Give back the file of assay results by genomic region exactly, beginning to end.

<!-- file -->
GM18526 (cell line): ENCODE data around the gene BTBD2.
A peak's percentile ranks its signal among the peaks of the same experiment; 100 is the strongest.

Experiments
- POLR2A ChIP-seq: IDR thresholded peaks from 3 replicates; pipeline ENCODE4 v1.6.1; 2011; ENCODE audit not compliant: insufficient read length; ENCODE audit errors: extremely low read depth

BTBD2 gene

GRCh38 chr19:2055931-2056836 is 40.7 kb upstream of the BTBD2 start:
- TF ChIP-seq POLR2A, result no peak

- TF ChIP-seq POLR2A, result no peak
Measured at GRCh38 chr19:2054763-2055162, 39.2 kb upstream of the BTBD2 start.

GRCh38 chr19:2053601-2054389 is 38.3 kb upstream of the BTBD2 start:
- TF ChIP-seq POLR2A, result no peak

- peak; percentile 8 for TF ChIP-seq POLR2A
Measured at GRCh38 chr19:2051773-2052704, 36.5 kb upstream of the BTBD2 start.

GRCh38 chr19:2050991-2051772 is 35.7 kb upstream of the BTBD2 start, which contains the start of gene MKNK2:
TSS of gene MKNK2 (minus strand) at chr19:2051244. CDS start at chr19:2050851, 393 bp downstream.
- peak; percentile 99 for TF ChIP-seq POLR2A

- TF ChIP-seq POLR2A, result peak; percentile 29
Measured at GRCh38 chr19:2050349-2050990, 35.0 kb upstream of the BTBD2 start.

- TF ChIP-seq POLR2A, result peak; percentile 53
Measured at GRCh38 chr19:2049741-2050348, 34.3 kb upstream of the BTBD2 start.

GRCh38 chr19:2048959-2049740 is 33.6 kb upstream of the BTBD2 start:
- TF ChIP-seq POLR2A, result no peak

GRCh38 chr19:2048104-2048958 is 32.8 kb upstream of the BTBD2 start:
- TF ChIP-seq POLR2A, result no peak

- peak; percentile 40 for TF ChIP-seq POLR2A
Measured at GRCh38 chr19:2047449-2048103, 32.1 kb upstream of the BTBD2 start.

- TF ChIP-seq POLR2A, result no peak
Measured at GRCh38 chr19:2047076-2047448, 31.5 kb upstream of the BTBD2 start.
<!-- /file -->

GM18526 (cell line): ENCODE data around the gene BTBD2.
A peak's percentile ranks its signal among the peaks of the same experiment; 100 is the strongest.

Experiments
- POLR2A ChIP-seq: IDR thresholded peaks from 3 replicates; pipeline ENCODE4 v1.6.1; 2011; ENCODE audit not compliant: insufficient read length; ENCODE audit errors: extremely low read depth

BTBD2 gene

GRCh38 chr19:2055931-2056836 is 40.7 kb upstream of the BTBD2 start:
- TF ChIP-seq POLR2A, result no peak

- TF ChIP-seq POLR2A, result no peak
Measured at GRCh38 chr19:2054763-2055162, 39.2 kb upstream of the BTBD2 start.

GRCh38 chr19:2053601-2054389 is 38.3 kb upstream of the BTBD2 start:
- TF ChIP-seq POLR2A, result no peak

- peak; percentile 8 for TF ChIP-seq POLR2A
Measured at GRCh38 chr19:2051773-2052704, 36.5 kb upstream of the BTBD2 start.

GRCh38 chr19:2050991-2051772 is 35.7 kb upstream of the BTBD2 start, which contains the start of gene MKNK2:
TSS of gene MKNK2 (minus strand) at chr19:2051244. CDS start at chr19:2050851, 393 bp downstream.
- peak; percentile 99 for TF ChIP-seq POLR2A

- TF ChIP-seq POLR2A, result peak; percentile 29
Measured at GRCh38 chr19:2050349-2050990, 35.0 kb upstream of the BTBD2 start.

- TF ChIP-seq POLR2A, result peak; percentile 53
Measured at GRCh38 chr19:2049741-2050348, 34.3 kb upstream of the BTBD2 start.

GRCh38 chr19:2048959-2049740 is 33.6 kb upstream of the BTBD2 start:
- TF ChIP-seq POLR2A, result no peak

GRCh38 chr19:2048104-2048958 is 32.8 kb upstream of the BTBD2 start:
- TF ChIP-seq POLR2A, result no peak

- peak; percentile 40 for TF ChIP-seq POLR2A
Measured at GRCh38 chr19:2047449-2048103, 32.1 kb upstream of the BTBD2 start.

- TF ChIP-seq POLR2A, result no peak
Measured at GRCh38 chr19:2047076-2047448, 31.5 kb upstream of the BTBD2 start.